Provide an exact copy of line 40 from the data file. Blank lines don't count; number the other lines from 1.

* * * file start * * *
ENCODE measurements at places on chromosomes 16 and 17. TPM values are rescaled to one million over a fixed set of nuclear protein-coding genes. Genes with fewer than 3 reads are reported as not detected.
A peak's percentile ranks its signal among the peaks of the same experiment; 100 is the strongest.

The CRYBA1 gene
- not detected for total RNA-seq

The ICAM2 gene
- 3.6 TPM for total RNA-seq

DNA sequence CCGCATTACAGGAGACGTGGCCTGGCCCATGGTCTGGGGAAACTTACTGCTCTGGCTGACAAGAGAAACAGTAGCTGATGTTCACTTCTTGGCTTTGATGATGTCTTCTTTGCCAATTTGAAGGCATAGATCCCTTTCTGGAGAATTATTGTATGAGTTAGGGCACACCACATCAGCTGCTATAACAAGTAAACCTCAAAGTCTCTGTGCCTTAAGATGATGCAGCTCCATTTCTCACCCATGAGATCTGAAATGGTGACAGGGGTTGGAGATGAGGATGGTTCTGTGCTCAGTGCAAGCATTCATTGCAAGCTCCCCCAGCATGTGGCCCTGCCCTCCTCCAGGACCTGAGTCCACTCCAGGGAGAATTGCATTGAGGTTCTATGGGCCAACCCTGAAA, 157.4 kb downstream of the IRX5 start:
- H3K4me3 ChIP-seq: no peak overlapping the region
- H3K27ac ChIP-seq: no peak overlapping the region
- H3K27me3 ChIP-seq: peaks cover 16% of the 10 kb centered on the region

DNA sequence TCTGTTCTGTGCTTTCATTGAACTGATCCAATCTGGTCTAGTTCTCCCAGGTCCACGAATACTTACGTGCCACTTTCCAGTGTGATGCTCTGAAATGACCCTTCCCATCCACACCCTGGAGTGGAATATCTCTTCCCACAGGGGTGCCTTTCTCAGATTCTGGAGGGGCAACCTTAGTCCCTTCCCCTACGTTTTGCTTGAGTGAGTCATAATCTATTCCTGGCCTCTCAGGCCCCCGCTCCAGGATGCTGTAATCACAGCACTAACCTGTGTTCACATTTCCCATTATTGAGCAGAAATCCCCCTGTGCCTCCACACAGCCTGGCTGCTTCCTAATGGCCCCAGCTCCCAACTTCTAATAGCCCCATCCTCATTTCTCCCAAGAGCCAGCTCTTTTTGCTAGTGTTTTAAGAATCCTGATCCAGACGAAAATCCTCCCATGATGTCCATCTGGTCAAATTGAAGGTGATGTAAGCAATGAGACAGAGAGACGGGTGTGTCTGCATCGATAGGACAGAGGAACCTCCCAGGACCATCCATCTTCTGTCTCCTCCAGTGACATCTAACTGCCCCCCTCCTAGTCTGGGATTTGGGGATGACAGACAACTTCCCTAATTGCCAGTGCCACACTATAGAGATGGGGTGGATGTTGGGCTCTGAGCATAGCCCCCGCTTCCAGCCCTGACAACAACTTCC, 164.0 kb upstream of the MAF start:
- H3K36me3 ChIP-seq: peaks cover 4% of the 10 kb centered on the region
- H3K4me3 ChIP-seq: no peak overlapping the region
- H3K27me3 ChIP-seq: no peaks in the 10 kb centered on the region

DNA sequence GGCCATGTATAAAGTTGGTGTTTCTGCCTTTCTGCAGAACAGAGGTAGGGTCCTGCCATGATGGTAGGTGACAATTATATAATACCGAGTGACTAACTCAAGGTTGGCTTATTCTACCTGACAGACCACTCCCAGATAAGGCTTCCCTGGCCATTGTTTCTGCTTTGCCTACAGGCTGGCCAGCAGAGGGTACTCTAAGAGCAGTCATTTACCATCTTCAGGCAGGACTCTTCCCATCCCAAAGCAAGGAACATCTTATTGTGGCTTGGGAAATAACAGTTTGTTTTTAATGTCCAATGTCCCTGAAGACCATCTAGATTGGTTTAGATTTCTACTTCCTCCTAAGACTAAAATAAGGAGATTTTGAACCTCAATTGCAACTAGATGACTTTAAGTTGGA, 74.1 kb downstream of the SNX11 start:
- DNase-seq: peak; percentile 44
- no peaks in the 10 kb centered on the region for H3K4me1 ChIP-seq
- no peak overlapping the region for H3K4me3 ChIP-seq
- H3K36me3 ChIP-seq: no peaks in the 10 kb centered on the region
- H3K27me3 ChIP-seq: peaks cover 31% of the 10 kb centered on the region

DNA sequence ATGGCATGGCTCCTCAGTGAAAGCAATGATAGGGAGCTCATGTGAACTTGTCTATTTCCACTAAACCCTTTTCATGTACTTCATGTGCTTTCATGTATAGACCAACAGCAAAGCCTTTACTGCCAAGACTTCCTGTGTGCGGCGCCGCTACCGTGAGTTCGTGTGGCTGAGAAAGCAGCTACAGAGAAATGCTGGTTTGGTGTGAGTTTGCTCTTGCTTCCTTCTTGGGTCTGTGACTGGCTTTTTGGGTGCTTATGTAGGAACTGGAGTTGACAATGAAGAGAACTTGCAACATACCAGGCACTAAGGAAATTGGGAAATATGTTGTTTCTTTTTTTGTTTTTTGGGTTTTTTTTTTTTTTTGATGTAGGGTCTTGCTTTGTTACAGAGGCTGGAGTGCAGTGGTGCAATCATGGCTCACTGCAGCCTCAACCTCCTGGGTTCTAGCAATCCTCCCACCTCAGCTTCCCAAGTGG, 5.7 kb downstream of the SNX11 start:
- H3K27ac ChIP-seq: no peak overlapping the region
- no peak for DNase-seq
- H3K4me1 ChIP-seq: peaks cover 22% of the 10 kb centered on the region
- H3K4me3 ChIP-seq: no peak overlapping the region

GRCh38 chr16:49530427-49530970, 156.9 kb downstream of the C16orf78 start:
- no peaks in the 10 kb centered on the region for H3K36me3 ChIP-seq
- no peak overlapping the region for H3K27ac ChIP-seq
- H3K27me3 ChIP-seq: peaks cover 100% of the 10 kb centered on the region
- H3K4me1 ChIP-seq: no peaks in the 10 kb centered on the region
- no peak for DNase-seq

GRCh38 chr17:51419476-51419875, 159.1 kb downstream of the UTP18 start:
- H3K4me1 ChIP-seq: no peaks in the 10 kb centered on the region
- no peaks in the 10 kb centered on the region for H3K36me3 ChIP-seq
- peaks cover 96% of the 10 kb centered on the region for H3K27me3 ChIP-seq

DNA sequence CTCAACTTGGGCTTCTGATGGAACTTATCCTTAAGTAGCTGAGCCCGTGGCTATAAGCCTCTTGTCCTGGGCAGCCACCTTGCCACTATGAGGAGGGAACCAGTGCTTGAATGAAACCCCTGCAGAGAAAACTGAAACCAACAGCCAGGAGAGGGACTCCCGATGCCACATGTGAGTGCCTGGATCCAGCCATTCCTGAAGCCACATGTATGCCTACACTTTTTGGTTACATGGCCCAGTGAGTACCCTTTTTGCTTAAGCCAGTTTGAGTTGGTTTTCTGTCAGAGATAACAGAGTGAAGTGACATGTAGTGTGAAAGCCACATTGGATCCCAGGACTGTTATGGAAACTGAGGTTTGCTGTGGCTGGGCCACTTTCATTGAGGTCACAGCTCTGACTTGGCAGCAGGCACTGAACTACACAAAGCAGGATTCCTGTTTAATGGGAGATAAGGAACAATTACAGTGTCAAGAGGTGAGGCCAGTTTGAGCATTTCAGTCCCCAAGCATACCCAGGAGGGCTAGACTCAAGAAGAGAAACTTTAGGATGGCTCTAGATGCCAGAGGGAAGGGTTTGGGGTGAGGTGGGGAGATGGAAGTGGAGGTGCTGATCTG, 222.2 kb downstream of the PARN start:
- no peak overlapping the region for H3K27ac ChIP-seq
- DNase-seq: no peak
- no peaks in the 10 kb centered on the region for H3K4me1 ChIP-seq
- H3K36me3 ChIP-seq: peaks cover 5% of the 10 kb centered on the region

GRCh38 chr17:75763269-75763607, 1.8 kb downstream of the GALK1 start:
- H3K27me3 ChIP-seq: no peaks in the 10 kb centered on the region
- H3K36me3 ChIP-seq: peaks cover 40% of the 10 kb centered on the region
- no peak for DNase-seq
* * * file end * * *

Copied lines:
- H3K36me3 ChIP-seq: peaks cover 5% of the 10 kb centered on the region